- mitigate the potential risks of an individual’s entitlement to assistance terminating as a result of a failure to provide information to Social Security Scotland, by providing an opportunity to engage; and
- protect individuals against the risk of overpayment if their circumstances have changed, but they have failed to engage with Social Security Scotland as part of a review of their entitlement.
9. Under the 2018 Act (as originally enacted), there was no mechanism to allow for the temporary suspension of payments of on-going assistance whilst the individual remained entitled to the assistance in question – an individual was simply entitled to be paid, or they were not.
10. During the passage of the Social Security Administration and Tribunal Membership (Scotland) Bill, several stakeholders (including CAS, CPAG and the Alliance) indicated that implementing social security without any powers to suspend assistance may have a negative impact on individual clients, potentially requiring them to repay overpaid assistance, as well as putting them at risk of financial abuse.
11. The ability to suspend assistance was introduced at Stage 2 of the passing of the Social Security Administration and Tribunal Membership (Scotland) Bill 2020 which amended the 2018 Act. Section 12 of the 2020 Act does this by:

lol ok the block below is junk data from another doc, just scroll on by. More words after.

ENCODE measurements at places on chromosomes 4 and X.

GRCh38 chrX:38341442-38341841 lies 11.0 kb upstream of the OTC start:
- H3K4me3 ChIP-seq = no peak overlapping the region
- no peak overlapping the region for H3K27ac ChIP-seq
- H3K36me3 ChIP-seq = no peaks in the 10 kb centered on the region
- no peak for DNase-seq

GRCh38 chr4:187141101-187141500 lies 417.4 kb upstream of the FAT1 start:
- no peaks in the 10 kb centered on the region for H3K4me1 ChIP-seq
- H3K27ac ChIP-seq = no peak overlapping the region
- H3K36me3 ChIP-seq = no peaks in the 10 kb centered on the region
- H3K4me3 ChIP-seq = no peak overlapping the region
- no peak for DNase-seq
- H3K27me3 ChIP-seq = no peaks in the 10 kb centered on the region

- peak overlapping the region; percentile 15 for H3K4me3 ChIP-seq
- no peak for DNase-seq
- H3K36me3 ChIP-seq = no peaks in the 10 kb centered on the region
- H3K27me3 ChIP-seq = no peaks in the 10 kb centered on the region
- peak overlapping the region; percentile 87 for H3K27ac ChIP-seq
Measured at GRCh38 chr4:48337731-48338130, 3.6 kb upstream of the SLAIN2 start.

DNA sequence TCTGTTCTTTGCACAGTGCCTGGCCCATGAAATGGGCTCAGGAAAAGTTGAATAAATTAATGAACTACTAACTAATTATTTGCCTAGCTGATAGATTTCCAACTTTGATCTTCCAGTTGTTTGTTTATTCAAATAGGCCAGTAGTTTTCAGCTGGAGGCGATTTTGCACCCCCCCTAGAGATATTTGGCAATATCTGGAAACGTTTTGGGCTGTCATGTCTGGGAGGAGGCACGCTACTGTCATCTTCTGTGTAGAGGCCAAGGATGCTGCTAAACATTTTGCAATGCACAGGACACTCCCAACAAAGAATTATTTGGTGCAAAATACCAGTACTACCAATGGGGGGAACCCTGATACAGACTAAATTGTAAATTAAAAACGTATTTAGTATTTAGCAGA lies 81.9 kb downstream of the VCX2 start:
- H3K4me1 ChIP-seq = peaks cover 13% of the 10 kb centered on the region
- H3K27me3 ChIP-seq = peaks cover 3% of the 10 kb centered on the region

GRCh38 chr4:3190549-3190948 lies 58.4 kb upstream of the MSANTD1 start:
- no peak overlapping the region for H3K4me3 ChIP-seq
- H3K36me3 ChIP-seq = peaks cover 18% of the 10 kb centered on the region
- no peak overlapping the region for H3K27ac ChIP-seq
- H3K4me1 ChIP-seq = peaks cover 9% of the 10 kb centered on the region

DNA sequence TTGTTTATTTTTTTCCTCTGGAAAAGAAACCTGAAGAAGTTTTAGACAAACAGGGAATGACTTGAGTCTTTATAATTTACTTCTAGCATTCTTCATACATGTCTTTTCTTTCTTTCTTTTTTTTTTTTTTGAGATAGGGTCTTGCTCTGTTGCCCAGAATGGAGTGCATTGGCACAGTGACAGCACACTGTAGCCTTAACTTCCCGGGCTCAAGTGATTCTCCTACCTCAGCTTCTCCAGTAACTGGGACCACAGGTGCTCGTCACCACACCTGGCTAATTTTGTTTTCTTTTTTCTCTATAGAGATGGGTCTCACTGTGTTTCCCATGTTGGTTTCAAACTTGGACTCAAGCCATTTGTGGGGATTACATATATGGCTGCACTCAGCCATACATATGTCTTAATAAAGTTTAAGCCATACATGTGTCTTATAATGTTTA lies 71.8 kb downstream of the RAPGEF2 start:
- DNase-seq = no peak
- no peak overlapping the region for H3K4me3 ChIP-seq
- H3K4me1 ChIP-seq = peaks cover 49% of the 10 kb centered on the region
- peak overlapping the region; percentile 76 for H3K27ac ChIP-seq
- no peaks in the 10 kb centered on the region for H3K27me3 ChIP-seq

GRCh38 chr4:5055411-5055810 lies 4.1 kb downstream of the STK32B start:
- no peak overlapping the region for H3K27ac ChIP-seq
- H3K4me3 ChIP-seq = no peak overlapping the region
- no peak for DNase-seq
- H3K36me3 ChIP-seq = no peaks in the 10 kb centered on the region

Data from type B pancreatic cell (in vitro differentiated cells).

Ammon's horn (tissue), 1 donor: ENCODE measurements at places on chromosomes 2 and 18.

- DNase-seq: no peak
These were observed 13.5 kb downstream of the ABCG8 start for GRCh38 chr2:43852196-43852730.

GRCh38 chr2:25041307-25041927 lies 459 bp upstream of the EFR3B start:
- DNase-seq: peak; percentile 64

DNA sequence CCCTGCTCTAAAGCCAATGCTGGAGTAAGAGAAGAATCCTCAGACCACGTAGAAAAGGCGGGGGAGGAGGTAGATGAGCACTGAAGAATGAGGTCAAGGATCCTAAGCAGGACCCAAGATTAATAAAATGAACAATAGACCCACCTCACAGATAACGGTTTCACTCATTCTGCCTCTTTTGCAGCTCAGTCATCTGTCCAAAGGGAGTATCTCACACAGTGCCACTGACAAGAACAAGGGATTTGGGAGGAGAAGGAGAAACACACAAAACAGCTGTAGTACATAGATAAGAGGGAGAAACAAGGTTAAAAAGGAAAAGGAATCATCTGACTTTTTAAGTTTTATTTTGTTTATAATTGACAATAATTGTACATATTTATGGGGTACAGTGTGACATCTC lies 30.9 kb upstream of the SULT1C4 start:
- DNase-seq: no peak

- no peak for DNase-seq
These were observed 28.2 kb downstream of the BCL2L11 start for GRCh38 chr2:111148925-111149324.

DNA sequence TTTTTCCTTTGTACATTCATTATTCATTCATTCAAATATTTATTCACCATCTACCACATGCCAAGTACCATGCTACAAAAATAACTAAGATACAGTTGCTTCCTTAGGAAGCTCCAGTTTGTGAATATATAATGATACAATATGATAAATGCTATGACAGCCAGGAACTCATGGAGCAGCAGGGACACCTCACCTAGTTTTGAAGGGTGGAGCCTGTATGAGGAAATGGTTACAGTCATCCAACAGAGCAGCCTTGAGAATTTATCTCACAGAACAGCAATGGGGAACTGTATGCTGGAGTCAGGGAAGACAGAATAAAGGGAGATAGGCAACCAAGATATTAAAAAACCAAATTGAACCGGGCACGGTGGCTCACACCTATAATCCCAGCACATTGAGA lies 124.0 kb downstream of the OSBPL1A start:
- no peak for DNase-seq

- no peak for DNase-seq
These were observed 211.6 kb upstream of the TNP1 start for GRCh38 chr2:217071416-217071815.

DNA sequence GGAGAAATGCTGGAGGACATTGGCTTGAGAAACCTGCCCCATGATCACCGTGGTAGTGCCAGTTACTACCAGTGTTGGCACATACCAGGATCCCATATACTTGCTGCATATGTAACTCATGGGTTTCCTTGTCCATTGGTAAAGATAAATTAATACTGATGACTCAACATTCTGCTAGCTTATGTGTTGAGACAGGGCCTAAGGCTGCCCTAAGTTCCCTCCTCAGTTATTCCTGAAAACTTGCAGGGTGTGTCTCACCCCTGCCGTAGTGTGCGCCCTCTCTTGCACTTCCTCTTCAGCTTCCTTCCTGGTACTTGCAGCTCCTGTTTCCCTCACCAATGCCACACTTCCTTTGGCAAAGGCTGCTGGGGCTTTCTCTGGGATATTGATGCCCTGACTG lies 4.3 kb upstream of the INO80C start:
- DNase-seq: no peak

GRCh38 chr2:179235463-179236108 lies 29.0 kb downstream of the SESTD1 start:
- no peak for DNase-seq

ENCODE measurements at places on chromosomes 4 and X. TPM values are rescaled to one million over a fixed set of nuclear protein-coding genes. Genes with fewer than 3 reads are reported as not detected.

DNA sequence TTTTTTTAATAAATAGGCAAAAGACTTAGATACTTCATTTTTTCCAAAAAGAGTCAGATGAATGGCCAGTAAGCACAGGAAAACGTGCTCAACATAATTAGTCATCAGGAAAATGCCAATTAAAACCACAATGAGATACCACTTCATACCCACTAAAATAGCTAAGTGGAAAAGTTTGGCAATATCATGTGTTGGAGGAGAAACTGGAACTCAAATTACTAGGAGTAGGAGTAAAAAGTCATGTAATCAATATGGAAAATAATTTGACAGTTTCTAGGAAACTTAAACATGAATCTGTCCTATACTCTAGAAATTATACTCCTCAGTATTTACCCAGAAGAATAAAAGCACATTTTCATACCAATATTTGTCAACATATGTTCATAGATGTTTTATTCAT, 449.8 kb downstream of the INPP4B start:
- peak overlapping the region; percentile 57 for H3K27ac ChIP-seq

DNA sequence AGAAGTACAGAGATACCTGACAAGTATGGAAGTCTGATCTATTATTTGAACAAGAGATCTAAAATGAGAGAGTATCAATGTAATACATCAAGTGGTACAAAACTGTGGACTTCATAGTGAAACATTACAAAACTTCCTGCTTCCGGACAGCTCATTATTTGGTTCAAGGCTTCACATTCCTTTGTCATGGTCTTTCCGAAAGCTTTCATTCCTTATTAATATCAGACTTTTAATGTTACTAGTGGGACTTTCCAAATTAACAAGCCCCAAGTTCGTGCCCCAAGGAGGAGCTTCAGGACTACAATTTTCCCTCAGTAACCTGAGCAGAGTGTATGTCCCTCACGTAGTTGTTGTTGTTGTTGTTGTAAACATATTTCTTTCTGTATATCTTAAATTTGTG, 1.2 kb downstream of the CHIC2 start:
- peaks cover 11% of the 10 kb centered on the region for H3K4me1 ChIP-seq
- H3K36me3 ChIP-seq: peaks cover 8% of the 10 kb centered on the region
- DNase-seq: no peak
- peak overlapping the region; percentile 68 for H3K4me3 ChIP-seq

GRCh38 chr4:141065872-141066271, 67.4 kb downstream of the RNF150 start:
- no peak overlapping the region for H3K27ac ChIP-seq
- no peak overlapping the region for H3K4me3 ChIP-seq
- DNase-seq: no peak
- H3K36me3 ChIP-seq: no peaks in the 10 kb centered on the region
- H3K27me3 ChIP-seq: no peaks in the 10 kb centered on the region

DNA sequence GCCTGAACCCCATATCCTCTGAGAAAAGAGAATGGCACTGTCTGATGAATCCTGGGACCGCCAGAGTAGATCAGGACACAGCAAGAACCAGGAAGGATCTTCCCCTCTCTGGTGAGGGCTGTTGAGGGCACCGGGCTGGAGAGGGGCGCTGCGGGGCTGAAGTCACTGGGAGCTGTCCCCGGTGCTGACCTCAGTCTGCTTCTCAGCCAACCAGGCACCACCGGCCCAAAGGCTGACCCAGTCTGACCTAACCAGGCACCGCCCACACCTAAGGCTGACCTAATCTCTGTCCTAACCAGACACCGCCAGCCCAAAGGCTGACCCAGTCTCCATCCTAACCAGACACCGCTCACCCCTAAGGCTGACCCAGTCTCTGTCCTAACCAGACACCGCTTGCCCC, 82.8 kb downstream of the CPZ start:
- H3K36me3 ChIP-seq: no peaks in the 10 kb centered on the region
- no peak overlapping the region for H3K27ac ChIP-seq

- adding a power to make regulations on when an individual’s ongoing entitlement to assistance can be suspended;
- adding Schedule 11 which makes provision about the exercise of the power to make regulations on suspension of assistance; and
- providing that Scottish Ministers can suspend assistance in accordance with these regulations if an individual does not provide information on request.
12. The Scottish Government has been clear that the use of the power to suspend should not be punitive – it should be used to protect clients from the risk of overpayments, from financial abuse, and to give clients the opportunity to re-engage with Social Security Scotland if they fail to provide information where requested.
13. It should be acknowledged that the ability to suspend assistance interferes in an individuals’ right to that assistance. Being able to suspend in broad circumstances would not be showing due regard to the needs mentioned in the public sector equality duty. However, we believe that utilising suspensions in the manner expressed in the regulations provides for use in limited circumstances and contains adequate safeguards which will allow suspensions to be used in such a way as to be beneficial to clients, including clients with protected characteristics.
Scope of the ICIA
14. The scope of this ICIA is the impact on people living in remote and island communities as a result of introducing powers to suspend assistance in the following circumstances:
- the Scottish Ministers have made arrangements for a person to receive the assistance on the individual's behalf, and the Scottish Ministers consider that it is necessary to suspend the assistance-
- because the person with whom the Scottish Ministers have made arrangements is unable to continue to receive the assistance,
- in order to protect the individual from the risk of financial abuse,
- the individual has requested that the Scottish Ministers temporarily stop giving the assistance in question and is yet to request that they resume doing so, or
- under section 54(1A) of the 2018 Act, the Scottish Ministers have issued a decision to suspend assistance to the individual due to a failure to provide information which the individual is yet to provide.